Festival featured ‘edu-tainment’ including music, dancers, lectures, re-enactors, book signings, horse rides, crafts, games and more
More than 2,225 participants, more than double the number of visitors from last year, attended Hosanna School Museum’s third annual Juneteenth celebration festival on June 22.
Juneteenth is a nationally recognized day that commemorates the ending of slavery in the United States and celebrates African American history and culture. Hosanna School Museum, in Darlington, was the first of three Freedmen’s Bureau schoolhouses erected in Harford County. It is a living schoolhouse museum, attracting visitors from all over the country.
“We showcased an incredible array of ‘edu-tainment’ featuring local talent in both the humanities and arts at this year’s Juneteenth celebration,” said Dr. Iris Leigh Barnes, executive director of Hosanna School Museum. “I was so excited to see more than 2,225 participants, including multigenerational families, celebrating Juneteenth with us. Each year the numbers have doubled from the previous year. My thanks go, too, to the more than 60 volunteers who helped to make it a wonderful day for our guests.”
This year’s celebration featured a wide variety of activities including living history presentations with re-enactors portraying Harriet Tubman and Edmonia Highgate, the first teacher at Hosanna School who is also featured at the new Smithsonian National Museum of African American History and Culture in Washington, D.C.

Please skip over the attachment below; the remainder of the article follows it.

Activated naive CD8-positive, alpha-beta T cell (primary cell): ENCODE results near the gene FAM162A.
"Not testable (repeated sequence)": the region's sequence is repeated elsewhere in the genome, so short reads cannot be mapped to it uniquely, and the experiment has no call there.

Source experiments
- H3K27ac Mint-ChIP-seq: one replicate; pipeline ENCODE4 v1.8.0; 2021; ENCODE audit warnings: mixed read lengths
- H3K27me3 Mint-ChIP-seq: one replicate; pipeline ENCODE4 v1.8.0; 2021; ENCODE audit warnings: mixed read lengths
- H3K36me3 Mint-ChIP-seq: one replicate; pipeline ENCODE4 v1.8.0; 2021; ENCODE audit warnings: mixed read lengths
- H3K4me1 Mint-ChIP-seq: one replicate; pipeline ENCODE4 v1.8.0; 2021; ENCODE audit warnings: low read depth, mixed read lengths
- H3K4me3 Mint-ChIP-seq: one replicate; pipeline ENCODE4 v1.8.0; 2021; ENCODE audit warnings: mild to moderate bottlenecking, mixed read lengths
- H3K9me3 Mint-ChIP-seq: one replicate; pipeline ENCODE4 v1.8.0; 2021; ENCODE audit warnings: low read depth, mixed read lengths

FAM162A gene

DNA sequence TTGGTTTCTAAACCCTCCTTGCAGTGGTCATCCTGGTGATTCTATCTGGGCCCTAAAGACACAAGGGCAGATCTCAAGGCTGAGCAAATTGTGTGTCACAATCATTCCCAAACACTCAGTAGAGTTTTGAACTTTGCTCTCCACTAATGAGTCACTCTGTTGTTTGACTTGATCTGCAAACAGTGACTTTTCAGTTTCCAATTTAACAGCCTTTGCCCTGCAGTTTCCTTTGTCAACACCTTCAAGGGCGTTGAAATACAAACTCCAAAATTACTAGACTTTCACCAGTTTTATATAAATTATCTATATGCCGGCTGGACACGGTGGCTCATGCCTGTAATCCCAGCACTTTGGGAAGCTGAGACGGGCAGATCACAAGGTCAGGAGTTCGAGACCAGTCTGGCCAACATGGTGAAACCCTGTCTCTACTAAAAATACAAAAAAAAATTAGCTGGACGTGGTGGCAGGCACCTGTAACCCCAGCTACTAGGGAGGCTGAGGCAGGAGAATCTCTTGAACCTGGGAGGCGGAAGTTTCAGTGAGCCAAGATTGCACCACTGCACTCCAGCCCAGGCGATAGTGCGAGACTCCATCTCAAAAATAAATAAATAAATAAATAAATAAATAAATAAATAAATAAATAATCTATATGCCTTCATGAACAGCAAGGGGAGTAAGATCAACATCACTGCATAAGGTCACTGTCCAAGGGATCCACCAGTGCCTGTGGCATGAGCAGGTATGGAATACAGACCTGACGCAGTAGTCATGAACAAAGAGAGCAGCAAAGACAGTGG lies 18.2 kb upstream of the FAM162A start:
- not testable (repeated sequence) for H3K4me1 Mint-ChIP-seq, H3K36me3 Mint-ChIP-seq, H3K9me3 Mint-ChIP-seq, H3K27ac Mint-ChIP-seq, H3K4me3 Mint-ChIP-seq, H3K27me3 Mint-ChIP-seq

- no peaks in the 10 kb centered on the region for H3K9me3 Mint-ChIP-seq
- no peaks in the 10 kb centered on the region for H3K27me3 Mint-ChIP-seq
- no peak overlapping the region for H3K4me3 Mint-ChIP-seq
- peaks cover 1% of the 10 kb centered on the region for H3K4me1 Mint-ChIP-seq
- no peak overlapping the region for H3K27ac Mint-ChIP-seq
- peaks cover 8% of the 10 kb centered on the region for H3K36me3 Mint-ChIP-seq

Also taking place at the Juneteenth celebration were lectures about Buffalo Soldiers, Cupid Paca and McComas Institute. Dr. Cheryl R. Gooch spoke about “Faith to Freedom: From Harford to Hinsonville” and followed with a signing of her book, “Hinsonville’s Heroes: Black Civil War Soldiers of Chester County, Pennsylvania.” Constance Beims and Christine Tolbert also signed their book, “A Journey Through Berkley,” at Juneteenth.
The celebration featured dance and musical performances by the Judah Troop Flag Dancers of Helping Hands Ministries; a mime dance by Zeno Jones, also of Helping Hands Ministries; a step routine by the Harford County Alumnae Chapter of Delta Sigma Theta Sorority, Inc.; Rhema Praise; Anointed Ones Praise Dancers from Helping Hands Ministries; and Devonna Rowe and Victoria Stanley, who performed “400 Years of Perseverance through Music.”
Special activities for children included griots (storytellers), horse rides, face painting, photos with Buffalo Soldiers, and crafts and games.
Hosanna School Museum partnered on the celebration with the Harford County Panhellenic Council of Greek fraternities and sororities and the historic Hosanna AME Church. Sponsors of Juneteenth include Harford County Government and the Harford County Office of Community and Economic Development, New Hope Baptist Church, Harford Community College, McComas Funeral Home, Bel Air Construction, APGFCU, Alpha Kappa Alpha Sorority, Inc. (Xi Delta Omega Chapter) and Island Spice Restaurant.
For more information about Hosanna School Museum or to make a donation in support of the history and culture of Harford County through the lens of the African American experience, visit hosannaschoolmuseum.org.